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In summer of 2014, I had the opportunity to work as an intern at the Max Planck Institute of Biochemistry in Munich, Germany. This wonderful opportunity was made possible by a Research in Science and Engineering (RISE) Fellowship I was awarded through DAAD, which stands for Deutscher Akademischer Austausch Dienst or German Academic Exchange Service. DAAD is the world’s largest funding organization that promotes international exchange programs. This year we had over 2,200 applicants from the US, UK and, Canada, but only 300 of us received fellowships. The goal of the program is to give students a glimpse of the German education system and create a mutual relationship between Germany and participating countries that promotes academic cooperation in science, engineering, and technology fields.

The selected interns were placed in some of the top universities, research institutions, and research companies across Germany and I was fortunate enough to work in the Max Planck Institute of Biochemistry, which is an affiliated institute of the Max Planck Society. Max Planck Institutes are considered by many as the leading research institutions in the world.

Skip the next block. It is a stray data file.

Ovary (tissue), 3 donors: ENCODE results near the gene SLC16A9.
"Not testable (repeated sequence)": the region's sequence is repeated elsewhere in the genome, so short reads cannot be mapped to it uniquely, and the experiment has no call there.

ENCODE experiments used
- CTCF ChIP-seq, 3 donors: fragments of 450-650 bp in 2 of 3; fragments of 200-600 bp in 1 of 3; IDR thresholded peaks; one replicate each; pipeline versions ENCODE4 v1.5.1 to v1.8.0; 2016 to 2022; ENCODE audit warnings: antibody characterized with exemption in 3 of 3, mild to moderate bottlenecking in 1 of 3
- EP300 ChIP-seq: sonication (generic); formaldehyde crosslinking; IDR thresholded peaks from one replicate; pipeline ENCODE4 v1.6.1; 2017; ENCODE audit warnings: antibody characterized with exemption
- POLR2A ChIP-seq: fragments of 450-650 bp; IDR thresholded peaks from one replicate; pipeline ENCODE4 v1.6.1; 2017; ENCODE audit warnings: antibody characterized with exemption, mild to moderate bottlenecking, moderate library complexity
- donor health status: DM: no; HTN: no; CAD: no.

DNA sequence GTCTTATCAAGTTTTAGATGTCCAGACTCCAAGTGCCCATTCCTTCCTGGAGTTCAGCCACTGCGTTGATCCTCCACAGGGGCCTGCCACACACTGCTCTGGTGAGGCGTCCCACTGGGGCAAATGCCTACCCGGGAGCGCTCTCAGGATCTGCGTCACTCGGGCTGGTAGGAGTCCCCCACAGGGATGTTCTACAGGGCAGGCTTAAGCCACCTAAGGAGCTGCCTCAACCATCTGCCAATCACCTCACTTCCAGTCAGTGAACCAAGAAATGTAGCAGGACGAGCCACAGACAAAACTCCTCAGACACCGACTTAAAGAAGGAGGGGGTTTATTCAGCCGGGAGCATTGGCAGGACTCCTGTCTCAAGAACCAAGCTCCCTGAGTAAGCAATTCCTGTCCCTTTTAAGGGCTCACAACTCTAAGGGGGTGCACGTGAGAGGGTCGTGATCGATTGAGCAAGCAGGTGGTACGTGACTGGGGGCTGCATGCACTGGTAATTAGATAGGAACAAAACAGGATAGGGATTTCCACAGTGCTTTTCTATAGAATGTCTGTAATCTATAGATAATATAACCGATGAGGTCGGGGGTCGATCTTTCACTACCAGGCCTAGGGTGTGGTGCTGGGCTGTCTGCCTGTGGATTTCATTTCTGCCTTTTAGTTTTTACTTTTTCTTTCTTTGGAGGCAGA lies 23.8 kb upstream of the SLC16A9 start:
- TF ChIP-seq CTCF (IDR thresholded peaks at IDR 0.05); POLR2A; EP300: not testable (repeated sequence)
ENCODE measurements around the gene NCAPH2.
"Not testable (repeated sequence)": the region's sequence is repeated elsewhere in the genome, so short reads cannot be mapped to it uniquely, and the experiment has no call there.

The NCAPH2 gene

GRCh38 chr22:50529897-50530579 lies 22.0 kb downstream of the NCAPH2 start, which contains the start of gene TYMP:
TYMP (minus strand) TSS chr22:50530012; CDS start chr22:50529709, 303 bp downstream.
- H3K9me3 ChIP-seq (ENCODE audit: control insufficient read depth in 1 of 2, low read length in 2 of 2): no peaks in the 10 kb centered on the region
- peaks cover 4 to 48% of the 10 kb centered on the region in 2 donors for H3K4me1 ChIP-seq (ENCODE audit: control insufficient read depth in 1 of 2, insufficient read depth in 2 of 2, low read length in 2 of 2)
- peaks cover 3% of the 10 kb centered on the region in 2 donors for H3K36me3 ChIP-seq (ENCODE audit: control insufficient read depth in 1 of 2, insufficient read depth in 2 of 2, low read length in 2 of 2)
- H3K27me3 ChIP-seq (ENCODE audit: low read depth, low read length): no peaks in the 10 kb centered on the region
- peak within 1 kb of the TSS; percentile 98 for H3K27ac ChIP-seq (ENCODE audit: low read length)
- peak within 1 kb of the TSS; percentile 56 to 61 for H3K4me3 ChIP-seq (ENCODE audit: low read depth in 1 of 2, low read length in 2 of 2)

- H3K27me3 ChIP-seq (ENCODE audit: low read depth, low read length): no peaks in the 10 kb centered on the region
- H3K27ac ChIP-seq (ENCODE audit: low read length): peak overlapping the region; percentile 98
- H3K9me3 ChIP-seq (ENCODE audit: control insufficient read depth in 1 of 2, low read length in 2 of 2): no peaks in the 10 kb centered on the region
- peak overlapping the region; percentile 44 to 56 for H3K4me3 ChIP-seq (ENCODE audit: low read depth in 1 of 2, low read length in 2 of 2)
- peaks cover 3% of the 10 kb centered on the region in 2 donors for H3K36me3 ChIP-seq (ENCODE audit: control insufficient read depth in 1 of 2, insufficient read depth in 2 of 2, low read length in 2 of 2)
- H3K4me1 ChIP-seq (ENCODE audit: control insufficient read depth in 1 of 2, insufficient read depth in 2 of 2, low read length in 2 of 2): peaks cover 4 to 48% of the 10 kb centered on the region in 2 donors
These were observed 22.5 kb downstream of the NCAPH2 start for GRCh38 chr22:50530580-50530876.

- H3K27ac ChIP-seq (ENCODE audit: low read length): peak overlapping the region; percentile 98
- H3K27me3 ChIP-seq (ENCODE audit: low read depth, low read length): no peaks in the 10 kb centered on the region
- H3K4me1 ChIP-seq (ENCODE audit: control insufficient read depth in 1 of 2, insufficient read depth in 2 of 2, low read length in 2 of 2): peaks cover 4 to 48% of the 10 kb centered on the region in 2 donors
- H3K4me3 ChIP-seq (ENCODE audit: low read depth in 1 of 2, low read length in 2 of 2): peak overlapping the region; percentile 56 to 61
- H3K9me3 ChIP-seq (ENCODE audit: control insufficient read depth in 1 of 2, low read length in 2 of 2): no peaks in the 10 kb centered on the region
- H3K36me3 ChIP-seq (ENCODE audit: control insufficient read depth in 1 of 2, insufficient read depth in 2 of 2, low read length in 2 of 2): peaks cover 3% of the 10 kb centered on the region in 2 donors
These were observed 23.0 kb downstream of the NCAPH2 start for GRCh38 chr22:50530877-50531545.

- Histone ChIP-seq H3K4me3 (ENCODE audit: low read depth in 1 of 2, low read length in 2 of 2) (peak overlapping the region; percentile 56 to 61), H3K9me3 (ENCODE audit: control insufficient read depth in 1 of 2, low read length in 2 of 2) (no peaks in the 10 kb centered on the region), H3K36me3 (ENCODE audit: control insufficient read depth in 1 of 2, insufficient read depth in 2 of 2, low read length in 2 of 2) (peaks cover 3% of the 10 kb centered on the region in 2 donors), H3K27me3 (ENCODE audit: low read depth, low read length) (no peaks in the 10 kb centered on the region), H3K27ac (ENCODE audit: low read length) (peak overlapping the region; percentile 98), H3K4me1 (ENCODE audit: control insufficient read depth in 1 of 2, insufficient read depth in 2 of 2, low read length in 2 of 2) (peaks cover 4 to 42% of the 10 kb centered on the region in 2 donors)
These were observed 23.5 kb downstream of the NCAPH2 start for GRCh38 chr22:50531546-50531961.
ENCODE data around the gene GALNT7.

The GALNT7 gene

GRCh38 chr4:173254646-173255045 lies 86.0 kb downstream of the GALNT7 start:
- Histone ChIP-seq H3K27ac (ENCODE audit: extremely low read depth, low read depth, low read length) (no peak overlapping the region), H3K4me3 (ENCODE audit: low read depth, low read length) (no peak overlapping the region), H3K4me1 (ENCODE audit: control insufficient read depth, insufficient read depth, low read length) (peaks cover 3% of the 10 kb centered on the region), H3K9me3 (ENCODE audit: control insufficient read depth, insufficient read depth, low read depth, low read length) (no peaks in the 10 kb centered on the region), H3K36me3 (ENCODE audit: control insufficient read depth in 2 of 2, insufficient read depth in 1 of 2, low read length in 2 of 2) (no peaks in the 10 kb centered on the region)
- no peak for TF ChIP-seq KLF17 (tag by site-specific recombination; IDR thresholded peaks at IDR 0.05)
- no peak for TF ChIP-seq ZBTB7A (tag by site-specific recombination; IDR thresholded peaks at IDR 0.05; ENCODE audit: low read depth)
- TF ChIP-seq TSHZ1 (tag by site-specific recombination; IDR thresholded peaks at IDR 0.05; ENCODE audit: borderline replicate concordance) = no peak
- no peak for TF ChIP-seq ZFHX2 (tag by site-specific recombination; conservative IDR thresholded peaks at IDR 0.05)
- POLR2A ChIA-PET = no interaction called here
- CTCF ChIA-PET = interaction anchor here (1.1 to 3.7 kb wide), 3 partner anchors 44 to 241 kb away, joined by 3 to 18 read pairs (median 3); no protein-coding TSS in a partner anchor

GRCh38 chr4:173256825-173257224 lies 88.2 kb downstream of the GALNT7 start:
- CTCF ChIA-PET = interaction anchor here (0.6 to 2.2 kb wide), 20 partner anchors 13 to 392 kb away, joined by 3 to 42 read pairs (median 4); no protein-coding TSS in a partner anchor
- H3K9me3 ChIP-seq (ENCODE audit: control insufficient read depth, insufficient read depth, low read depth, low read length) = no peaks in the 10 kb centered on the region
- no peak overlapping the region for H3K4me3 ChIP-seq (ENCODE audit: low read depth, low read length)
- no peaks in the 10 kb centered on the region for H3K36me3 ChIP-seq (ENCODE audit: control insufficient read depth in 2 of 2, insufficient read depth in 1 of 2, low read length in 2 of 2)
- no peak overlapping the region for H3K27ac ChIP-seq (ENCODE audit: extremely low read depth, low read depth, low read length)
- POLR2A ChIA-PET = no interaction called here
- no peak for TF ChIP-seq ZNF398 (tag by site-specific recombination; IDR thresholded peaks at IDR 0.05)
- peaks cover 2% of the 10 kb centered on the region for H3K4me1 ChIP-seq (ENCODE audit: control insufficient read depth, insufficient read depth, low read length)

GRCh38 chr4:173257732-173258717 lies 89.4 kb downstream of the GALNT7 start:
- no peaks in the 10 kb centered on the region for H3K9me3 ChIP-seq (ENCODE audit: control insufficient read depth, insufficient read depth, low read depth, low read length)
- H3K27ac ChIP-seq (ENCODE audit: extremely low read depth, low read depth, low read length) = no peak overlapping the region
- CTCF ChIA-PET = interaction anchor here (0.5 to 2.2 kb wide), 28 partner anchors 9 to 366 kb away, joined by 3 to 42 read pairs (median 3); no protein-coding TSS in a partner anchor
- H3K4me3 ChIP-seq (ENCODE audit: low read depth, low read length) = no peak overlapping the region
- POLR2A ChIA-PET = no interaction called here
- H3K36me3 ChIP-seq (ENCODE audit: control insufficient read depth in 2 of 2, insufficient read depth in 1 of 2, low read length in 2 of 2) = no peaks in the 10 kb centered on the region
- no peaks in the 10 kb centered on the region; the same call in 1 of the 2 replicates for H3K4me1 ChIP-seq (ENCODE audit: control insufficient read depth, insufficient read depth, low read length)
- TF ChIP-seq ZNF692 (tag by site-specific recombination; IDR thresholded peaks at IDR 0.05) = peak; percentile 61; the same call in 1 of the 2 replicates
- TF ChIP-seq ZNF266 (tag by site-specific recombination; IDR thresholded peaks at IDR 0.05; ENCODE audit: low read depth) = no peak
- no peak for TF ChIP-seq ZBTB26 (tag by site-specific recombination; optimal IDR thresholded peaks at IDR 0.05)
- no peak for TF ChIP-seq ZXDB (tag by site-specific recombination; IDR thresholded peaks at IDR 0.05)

The lab I was assigned to, called Maintenance of Genome Stability, was led by Dr. Zuzana Storchova along with 10 Ph.D. students, Postdocs, and Technicians. The goal of the lab was to investigate how aneuploid cells (abnormal number of chromosome sets) have impaired ability to maintain genome stability. My primary job was to assist my immediate supervisor Mr. Neysan Donnelly, a Ph.D. candidate working on impaired protein folding in aneuploidy cells using trisomic and tetrasomic human cells. During my time at MPI, I performed some cutting-edge molecular biology research and I was also able to build upon my research skills as an undergraduate research assistant at MSU. This research experience also allowed me to independently excavate experiments, analyze my data, and troubleshoot my own experiments. Moreover, weekly lectures given by some of the leading scientists in the world gave me new insights about various ongoing investigations. A presentation by Nobel laureate Dr. Thomas Cech from the University of Colorado, Boulder particularly stands out. He made a presentation on RNAase and how it changed the way we used to think about this polymeric molecule. Furthermore, having had the opportunity to gain first hand research experience with a Ph.D. student made me realize that my true interest lay in basic research and that’s why I am planning to go to graduate school for an advance degree in Biochemistry and Molecular Biology.